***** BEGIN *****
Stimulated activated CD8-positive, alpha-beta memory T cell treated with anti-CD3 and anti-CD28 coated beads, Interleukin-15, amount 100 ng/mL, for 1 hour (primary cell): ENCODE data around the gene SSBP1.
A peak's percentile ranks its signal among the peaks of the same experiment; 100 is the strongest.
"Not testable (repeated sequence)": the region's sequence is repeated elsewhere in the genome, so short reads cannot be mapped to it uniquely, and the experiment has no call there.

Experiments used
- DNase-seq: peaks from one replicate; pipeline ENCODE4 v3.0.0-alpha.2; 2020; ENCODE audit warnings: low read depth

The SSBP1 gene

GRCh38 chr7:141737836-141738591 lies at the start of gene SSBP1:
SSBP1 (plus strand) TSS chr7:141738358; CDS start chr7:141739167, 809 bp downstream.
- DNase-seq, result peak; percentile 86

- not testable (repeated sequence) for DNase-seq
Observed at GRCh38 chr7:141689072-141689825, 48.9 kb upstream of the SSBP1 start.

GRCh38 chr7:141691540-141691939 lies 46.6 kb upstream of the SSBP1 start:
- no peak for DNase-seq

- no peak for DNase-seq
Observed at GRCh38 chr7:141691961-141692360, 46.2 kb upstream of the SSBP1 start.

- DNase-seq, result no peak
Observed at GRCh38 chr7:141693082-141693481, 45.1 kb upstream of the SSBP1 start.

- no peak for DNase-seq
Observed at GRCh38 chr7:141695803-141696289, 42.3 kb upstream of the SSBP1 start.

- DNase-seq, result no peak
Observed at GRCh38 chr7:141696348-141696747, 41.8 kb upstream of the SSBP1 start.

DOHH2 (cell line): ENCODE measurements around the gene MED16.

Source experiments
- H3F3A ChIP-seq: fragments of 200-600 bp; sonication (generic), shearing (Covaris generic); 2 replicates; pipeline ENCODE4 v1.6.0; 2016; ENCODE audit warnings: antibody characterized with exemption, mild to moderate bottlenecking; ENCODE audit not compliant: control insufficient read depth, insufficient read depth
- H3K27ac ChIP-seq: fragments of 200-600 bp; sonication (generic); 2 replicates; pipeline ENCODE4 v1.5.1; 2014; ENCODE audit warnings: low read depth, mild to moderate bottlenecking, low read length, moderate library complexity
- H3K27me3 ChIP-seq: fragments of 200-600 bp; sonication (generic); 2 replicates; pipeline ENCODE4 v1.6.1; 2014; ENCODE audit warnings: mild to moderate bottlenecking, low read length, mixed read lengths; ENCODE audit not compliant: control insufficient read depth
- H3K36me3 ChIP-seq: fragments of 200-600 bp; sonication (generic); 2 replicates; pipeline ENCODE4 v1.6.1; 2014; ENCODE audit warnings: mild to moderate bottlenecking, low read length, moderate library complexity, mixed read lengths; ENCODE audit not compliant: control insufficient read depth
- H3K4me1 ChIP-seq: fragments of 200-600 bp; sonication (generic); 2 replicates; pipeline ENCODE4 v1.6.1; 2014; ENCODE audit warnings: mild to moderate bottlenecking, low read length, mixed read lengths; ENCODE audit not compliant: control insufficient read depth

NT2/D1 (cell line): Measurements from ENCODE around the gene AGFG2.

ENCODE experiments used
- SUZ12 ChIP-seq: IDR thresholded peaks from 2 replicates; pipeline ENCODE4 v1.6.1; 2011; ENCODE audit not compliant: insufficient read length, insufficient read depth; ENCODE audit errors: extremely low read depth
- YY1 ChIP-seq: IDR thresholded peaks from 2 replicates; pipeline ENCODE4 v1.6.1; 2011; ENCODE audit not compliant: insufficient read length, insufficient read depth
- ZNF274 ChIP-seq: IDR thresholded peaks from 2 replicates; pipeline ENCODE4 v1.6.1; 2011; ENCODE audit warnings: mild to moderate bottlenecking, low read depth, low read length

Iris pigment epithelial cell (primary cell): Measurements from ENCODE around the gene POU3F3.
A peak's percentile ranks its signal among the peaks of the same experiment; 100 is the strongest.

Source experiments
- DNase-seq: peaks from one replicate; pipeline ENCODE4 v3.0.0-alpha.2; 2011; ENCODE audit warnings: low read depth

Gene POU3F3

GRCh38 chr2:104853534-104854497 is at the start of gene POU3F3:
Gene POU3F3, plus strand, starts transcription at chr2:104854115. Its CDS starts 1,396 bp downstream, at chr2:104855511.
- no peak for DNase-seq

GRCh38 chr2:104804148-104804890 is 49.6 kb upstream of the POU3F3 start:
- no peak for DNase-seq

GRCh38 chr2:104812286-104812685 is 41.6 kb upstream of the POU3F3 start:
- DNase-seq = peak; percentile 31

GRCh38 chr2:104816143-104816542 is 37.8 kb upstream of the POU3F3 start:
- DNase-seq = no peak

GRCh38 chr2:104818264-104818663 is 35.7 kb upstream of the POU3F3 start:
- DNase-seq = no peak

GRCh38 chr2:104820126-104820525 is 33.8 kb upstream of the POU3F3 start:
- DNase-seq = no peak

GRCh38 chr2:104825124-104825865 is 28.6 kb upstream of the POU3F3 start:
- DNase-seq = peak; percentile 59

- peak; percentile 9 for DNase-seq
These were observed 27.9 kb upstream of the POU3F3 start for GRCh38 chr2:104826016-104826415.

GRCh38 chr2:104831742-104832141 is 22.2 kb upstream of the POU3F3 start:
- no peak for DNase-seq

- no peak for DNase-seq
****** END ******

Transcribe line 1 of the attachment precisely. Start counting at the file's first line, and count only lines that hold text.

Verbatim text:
Stimulated activated CD8-positive, alpha-beta memory T cell treated with anti-CD3 and anti-CD28 coated beads, Interleukin-15, amount 100 ng/mL, for 1 hour (primary cell): ENCODE data around the gene SSBP1.